|Re: [ee4j-community] Retaining History for incoming EE4J Projects|
The history will be publicly maintained where it is currently located.
IANAL, and this is my personal opinion (not necessarily that of my employer), but I have been doing OSS development for a long time now, and I've never even heard of any possible legal theory that would prevent history from being imported, even if there's a relicense. AFAIK you don't have to relicense the entire history (that's bananas); you're just relicensing the current version.
If for example a given project (like this one) has been GPL licensed for its entire span of existence, then I'm pretty sure that given the entire _basis_ of the GPL, it's perfectly fine to redistribute the history. In fact I'd say that in my personal opinion, redistributing the history is much truer to the _spirit_ of this license.
As for the relicensing itself, only the lines in the _current version_ are being relicensed, so it seems obvious to me that only the contributors of the lines of code that are in the version being relicensed would have to give consent to relicense it. But in order to make this determination, the entire history of every file has to be examined _anyway_ (git blame is unfortunately not sufficient to the task). From a practical perspective, it's probably safest to assume that every historical contributor would have to give consent unless it could be shown that all of a user's specific contributions are, by whatever legal standard, irrelevant.
In other words, without a specific and complete legal explanation, I think everyone is 100% right to complain about this. It's complete nonsense AFAICT. The sources have _already_ been made GPL.
On Sun, Jan 14, 2018 at 9:19 AM, Mrinal Kanti <mrinal.kanti@xxxxxxxxx> wrote:When the older versions are removed, we may also lose track of the initial contributors. Given the fact that earlier versions were released under GPLv2 (with CE) and newer versions can also be used under EPL, doesn't that require consent from ALL initial contributors? I assume that Oracle would have cleared all license related issues but want to know if it would suffice for indemnification should the need ever arise in future. Do we have any provision for tracking initial contributor consent publicly, just to be on the safe side?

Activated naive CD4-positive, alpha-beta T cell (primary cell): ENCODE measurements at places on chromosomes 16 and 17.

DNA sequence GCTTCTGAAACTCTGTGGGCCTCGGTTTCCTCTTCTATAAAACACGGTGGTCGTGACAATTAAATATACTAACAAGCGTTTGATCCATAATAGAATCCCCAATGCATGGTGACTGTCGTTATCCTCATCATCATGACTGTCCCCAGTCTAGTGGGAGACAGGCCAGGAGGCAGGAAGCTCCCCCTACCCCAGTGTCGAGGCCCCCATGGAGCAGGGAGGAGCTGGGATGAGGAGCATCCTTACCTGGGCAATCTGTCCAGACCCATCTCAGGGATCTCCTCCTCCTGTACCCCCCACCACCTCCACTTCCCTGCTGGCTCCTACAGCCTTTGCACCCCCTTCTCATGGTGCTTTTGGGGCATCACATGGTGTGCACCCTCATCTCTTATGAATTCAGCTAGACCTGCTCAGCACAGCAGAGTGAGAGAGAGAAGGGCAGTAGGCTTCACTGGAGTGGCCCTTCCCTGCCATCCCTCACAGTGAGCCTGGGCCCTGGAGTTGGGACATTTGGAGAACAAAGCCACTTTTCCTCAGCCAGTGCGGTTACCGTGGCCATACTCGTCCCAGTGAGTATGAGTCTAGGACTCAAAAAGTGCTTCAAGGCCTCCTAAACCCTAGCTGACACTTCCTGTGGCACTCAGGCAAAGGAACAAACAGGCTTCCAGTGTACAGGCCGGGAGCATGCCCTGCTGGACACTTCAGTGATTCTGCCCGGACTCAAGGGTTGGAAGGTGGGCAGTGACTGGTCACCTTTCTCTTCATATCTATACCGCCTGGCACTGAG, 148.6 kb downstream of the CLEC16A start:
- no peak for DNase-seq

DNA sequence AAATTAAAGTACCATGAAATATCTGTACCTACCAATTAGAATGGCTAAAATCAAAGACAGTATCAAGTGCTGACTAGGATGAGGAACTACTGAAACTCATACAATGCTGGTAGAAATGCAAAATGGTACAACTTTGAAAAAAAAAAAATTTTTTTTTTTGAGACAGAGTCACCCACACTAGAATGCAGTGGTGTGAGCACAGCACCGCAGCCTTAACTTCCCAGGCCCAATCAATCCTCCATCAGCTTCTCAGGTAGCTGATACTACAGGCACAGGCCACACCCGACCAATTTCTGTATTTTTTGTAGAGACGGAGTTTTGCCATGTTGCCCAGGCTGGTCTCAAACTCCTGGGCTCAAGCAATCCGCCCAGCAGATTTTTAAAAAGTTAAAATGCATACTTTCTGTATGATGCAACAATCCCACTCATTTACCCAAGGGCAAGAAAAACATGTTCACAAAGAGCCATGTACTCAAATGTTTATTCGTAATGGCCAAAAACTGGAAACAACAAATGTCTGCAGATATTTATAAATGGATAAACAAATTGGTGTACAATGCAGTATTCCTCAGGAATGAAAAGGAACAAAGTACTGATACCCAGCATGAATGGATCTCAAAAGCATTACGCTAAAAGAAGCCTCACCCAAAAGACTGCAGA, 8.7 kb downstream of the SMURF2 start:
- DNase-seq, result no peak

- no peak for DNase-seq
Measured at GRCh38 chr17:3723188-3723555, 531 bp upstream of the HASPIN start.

On Sun, Jan 14, 2018 at 8:44 PM, Mike Milinkovich <mike.milinkovich@xxxxxxxxxxxxxxxxxxxxxx> wrote:Arjan,
The work involved in vetting the code is definitely part of it. The other is that the license on this code is changing as part of moving to the Eclipse Foundation. Quite reasonably, no one wants to go to the bother of re-licensing history.
Mike Milinkovich +1.613.220.3223 mike.milinkovich@xxxxxxxxxxxxxxxxxxxxxx
On Jan 14, 2018, at 9:32 AM, arjan tijms <arjan.tijms@xxxxxxxxx> wrote:
I of course hoped to see history as well, but my guess would be the reason being is that it's a lot of work to vet say 12k revisions (in say Mojarra) then it's to vet 1 revision. Older revisions may have copyrights and artefacts in them that latter revisions removed.
That said, for some newer projects (Soteria comes to mind) the history should be clean already.
Kind regards, Arjan Tijms
On Sun, Jan 14, 2018 at 1:07 PM, Markus KARG <markus@xxxxxxxxxxxxxxx> wrote:Why is it impossible to retain the history? I mean, in what way is _some_ historic commit any different to the _latest_ commit?
From: ee4j-community-bounces@xxxxxxxxxxx [mailto:ee4j-community-bounces@xxxxxxxxxxx] On Behalf Of Bill Shannon Sent: Sonntag, 14. Januar 2018 02:52 To: EE4J community discussions; John D. Ament Subject: Re: [ee4j-community] Retaining History for incoming EE4J Projects
Sorry, no, we're not able to retain the history.
John D. Ament wrote on 01/13/2018 11:10 AM:
I'd like to know, is it possible to retain the history of projects moving into EE4J? The JSON-P project was imported, but it was imported without history. Yes, we can still see the history at https://github.com/javaee/jsonp but I was kind of hoping these projects coming in would retain the history behind the changes.